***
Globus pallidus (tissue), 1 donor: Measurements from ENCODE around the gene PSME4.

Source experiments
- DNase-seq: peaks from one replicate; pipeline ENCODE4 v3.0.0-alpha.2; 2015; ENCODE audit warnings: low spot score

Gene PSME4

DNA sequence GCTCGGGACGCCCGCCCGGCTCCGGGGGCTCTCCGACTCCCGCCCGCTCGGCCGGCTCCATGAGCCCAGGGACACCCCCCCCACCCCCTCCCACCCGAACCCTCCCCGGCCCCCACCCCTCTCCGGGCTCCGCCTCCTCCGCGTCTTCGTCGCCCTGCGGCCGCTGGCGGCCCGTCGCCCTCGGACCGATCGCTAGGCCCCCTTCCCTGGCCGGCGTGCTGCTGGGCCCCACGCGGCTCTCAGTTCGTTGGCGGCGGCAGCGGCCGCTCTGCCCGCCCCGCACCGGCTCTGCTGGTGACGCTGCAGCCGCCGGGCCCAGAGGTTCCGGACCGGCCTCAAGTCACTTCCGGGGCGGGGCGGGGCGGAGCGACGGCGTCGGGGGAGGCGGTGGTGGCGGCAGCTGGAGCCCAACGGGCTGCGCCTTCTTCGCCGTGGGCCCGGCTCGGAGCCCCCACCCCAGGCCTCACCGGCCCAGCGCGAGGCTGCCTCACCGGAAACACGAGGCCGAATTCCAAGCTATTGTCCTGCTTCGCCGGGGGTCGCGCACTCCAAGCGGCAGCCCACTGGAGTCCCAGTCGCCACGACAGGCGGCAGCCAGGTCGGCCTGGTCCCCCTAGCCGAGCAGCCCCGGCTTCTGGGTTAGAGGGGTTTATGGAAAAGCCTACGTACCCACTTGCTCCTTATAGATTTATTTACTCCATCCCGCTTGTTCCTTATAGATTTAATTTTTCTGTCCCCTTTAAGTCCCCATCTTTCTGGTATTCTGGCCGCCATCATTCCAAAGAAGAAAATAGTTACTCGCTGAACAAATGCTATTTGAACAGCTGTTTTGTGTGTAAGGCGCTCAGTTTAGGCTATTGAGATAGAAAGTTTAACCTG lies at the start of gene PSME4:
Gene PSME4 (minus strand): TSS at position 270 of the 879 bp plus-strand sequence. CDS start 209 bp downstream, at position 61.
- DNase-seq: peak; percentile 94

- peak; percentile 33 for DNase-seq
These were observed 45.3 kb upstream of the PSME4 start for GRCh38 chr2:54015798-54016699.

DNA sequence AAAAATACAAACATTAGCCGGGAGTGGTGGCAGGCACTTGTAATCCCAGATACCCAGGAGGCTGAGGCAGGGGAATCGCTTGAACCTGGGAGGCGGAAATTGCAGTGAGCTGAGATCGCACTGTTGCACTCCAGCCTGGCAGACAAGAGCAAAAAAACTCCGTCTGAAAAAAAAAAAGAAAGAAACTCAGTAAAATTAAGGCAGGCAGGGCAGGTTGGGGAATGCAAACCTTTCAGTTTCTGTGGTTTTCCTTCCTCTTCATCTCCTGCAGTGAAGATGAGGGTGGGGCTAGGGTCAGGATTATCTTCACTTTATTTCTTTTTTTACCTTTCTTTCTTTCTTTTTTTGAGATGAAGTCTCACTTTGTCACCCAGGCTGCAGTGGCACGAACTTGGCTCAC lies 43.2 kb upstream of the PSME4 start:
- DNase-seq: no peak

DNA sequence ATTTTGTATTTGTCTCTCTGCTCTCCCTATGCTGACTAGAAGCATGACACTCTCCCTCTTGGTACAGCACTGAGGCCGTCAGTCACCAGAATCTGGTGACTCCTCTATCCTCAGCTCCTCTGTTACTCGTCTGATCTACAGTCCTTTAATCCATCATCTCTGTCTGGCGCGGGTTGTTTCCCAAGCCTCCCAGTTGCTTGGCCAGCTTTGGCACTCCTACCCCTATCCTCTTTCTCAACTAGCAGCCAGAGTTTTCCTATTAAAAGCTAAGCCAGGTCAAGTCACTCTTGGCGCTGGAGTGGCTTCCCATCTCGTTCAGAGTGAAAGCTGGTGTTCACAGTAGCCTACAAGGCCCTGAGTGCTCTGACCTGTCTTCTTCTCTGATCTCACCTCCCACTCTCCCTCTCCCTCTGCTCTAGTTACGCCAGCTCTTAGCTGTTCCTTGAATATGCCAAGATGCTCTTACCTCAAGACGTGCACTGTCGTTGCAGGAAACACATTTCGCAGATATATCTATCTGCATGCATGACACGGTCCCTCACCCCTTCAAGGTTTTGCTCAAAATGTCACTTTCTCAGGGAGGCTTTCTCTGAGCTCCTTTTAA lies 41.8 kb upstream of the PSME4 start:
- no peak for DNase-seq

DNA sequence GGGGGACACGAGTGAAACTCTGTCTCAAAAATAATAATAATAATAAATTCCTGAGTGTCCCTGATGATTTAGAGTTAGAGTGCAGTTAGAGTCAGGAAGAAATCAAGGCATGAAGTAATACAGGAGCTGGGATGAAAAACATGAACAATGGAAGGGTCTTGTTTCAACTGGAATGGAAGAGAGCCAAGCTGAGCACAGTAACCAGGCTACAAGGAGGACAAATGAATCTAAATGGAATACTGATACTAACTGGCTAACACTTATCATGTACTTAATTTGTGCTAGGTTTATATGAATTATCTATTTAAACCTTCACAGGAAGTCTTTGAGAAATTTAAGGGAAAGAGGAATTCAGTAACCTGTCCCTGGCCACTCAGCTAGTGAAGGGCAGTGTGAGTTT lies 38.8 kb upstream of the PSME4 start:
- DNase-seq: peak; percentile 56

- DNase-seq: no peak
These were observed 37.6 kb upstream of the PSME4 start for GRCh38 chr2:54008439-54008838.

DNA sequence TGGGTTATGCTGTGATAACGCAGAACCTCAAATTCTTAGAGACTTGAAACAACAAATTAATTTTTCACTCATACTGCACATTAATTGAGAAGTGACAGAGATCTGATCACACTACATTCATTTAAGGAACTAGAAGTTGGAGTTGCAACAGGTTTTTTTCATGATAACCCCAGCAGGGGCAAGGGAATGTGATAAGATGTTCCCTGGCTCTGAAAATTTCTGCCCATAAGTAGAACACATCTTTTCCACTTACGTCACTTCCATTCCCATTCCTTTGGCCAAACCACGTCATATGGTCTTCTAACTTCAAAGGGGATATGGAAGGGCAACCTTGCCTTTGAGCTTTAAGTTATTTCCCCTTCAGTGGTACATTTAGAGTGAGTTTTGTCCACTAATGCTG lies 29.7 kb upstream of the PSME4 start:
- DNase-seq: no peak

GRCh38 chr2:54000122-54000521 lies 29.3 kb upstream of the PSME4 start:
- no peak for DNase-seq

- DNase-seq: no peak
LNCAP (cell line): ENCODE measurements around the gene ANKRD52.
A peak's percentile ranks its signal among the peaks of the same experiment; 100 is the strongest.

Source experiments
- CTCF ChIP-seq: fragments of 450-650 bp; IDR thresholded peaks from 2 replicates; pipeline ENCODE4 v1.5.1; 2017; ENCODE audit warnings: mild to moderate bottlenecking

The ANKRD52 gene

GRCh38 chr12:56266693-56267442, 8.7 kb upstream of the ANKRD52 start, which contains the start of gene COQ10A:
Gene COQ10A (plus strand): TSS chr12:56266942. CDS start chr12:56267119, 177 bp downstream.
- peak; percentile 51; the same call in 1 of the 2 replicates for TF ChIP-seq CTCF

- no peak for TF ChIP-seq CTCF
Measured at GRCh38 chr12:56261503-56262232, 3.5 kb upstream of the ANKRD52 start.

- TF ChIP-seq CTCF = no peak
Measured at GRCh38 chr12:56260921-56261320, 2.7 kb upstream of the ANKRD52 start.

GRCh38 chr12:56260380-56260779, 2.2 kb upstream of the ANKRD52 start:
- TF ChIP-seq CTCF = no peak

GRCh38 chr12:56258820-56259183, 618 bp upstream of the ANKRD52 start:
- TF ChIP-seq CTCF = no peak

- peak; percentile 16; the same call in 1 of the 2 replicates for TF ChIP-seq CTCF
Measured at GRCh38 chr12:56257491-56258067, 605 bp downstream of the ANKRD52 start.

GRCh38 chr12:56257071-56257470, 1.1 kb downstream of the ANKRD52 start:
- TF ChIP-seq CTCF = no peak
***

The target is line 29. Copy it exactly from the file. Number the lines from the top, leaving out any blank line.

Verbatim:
Gene COQ10A (plus strand): TSS chr12:56266942. CDS start chr12:56267119, 177 bp downstream.